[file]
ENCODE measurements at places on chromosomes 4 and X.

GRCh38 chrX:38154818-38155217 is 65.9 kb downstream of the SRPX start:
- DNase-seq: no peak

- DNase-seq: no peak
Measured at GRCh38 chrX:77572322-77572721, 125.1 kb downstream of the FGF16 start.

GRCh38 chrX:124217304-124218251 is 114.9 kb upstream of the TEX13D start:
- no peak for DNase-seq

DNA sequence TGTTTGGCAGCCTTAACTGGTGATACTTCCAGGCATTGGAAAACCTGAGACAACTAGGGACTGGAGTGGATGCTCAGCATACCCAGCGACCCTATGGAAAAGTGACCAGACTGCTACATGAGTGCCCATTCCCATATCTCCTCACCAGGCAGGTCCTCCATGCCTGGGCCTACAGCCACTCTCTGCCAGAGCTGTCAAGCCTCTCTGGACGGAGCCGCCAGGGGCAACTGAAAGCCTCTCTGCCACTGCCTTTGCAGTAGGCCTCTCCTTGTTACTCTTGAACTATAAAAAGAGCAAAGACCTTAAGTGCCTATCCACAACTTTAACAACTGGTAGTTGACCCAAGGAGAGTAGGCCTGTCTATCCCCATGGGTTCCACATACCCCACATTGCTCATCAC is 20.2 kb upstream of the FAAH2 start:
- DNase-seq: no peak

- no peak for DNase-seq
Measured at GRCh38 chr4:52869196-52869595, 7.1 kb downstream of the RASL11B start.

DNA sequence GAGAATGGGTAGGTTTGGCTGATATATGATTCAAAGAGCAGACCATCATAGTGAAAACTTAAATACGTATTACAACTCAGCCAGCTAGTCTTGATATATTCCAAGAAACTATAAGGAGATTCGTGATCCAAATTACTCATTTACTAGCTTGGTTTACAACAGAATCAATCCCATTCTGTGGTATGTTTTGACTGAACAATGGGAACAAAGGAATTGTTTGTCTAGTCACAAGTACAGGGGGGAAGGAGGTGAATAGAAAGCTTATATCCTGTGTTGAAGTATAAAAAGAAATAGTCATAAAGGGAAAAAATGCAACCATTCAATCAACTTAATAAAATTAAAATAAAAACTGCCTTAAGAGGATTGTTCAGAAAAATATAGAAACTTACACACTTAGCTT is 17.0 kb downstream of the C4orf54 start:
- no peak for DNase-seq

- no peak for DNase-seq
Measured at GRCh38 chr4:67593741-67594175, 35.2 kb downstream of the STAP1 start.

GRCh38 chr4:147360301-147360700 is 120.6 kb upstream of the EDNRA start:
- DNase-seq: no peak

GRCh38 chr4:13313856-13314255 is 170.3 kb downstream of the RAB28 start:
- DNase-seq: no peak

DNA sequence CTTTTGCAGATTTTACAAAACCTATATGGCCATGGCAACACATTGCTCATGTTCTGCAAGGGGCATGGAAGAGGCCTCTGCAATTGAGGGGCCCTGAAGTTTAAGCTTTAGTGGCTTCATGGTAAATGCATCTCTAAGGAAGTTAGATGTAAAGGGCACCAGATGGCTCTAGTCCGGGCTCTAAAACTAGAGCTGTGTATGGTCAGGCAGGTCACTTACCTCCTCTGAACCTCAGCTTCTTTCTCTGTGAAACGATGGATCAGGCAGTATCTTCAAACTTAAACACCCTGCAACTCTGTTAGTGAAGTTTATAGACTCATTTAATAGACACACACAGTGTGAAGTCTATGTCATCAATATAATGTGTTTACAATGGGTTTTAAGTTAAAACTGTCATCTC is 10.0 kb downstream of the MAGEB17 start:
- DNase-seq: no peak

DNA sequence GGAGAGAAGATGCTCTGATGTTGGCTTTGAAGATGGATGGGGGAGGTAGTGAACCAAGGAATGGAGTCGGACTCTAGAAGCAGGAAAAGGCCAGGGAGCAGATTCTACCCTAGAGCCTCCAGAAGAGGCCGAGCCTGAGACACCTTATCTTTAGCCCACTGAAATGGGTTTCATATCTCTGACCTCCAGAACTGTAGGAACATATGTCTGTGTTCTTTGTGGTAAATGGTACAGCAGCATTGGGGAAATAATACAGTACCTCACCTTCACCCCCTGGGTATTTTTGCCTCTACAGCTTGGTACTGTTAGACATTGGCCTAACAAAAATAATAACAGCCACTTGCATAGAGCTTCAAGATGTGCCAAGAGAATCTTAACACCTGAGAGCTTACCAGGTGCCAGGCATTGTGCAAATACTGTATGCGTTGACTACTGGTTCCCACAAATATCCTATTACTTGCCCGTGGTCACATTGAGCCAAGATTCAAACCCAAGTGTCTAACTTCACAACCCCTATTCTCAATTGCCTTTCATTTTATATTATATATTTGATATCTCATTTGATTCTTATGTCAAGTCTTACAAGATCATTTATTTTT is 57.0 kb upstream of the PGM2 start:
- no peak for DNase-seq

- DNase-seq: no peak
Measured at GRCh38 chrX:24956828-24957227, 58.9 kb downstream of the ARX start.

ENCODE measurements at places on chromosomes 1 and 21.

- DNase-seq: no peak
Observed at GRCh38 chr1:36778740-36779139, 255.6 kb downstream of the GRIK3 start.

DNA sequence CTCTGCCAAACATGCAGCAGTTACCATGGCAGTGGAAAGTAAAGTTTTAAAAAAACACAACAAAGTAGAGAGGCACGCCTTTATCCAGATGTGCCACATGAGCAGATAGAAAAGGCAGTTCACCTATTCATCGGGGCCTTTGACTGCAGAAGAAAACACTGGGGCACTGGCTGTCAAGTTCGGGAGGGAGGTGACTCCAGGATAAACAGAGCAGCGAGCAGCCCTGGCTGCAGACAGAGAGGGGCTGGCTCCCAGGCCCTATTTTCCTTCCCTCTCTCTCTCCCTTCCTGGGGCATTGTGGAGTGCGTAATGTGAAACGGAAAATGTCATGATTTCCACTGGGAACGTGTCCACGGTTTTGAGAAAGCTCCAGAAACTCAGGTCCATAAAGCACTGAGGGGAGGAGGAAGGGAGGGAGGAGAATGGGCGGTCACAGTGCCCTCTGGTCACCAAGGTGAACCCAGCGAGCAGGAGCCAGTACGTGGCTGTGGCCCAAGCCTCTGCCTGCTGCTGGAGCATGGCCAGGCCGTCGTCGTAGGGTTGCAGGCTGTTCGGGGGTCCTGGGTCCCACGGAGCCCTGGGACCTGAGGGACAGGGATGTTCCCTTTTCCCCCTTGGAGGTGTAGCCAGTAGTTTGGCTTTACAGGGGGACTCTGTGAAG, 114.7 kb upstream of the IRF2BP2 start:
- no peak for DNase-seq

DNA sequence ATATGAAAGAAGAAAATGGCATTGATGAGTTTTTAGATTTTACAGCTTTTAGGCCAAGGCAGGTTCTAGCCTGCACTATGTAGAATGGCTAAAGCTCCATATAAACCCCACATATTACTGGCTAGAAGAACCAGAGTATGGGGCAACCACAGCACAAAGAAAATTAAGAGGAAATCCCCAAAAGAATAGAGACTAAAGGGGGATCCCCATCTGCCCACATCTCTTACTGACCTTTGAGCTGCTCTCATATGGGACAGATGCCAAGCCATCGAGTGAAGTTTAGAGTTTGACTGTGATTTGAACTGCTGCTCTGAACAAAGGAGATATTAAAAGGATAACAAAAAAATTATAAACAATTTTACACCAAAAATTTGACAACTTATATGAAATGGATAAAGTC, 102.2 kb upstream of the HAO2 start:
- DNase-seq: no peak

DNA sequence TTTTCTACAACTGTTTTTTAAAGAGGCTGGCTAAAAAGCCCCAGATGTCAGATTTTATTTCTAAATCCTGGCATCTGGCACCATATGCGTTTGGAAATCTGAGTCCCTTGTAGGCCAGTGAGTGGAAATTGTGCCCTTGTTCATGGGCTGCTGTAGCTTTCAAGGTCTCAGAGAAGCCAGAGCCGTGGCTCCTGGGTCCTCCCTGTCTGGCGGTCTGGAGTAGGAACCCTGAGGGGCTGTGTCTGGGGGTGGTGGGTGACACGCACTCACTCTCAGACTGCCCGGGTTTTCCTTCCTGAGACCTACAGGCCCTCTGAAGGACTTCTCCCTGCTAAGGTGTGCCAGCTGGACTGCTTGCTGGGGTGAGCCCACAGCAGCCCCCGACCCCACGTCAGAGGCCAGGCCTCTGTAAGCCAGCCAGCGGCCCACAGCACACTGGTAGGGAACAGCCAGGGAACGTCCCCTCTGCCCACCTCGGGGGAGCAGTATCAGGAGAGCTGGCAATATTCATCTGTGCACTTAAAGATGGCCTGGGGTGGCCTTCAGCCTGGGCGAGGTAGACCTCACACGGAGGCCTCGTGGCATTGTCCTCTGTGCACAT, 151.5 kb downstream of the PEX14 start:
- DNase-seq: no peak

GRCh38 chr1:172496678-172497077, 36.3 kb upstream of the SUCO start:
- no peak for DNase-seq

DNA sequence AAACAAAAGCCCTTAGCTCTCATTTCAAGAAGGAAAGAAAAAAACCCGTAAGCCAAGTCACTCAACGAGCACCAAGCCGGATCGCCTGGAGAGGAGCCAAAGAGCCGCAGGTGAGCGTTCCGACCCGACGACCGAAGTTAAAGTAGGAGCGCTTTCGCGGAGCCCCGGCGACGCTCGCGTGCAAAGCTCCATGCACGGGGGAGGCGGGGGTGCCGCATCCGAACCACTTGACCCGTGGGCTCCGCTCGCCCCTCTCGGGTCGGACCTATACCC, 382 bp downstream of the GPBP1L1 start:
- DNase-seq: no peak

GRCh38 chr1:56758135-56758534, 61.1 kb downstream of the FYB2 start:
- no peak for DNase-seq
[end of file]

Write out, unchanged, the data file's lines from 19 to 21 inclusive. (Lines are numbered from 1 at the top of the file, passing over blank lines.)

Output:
- DNase-seq: no peak

DNA sequence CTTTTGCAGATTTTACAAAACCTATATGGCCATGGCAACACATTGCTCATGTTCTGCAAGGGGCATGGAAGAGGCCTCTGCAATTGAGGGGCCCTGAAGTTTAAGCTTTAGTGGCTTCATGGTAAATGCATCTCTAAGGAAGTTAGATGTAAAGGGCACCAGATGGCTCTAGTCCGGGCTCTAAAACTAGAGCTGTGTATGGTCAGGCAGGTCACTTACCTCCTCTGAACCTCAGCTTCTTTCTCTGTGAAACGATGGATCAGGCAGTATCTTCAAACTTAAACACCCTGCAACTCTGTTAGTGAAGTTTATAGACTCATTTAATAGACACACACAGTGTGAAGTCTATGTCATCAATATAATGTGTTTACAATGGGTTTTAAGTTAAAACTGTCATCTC is 10.0 kb downstream of the MAGEB17 start:
- DNase-seq: no peak